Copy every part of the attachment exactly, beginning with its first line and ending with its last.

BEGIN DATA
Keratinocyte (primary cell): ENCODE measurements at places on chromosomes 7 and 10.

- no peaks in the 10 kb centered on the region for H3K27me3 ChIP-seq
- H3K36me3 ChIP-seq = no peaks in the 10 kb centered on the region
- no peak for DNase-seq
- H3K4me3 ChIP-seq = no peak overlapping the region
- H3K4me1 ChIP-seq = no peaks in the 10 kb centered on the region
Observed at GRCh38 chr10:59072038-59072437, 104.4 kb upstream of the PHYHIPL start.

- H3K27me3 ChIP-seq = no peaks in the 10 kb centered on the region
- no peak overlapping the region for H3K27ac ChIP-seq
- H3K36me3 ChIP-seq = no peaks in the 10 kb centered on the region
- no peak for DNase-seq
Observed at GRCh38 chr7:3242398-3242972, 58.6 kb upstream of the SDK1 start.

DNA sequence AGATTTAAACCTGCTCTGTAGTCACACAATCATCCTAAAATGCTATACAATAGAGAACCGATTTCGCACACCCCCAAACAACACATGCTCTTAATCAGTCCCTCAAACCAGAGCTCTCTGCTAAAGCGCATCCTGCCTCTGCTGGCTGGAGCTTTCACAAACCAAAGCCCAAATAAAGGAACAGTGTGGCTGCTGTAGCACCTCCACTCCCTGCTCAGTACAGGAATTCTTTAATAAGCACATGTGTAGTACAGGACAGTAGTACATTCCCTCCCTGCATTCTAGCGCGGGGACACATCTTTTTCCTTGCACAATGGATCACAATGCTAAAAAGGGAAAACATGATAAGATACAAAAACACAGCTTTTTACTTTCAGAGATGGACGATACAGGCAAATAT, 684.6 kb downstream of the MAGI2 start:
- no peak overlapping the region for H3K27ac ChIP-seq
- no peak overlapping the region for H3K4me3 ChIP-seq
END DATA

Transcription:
Keratinocyte (primary cell): ENCODE measurements at places on chromosomes 7 and 10.

- no peaks in the 10 kb centered on the region for H3K27me3 ChIP-seq
- H3K36me3 ChIP-seq = no peaks in the 10 kb centered on the region
- no peak for DNase-seq
- H3K4me3 ChIP-seq = no peak overlapping the region
- H3K4me1 ChIP-seq = no peaks in the 10 kb centered on the region
Observed at GRCh38 chr10:59072038-59072437, 104.4 kb upstream of the PHYHIPL start.

- H3K27me3 ChIP-seq = no peaks in the 10 kb centered on the region
- no peak overlapping the region for H3K27ac ChIP-seq
- H3K36me3 ChIP-seq = no peaks in the 10 kb centered on the region
- no peak for DNase-seq
Observed at GRCh38 chr7:3242398-3242972, 58.6 kb upstream of the SDK1 start.

DNA sequence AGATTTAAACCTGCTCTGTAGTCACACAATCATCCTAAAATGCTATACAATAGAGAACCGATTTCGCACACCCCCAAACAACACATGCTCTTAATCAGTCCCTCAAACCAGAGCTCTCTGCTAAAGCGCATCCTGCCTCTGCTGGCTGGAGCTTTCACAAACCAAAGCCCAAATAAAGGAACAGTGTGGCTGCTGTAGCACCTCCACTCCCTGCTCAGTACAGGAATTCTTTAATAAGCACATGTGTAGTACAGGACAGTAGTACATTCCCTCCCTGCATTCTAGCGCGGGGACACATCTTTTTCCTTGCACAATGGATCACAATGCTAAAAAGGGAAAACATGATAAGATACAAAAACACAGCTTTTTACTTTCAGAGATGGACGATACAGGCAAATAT, 684.6 kb downstream of the MAGI2 start:
- no peak overlapping the region for H3K27ac ChIP-seq
- no peak overlapping the region for H3K4me3 ChIP-seq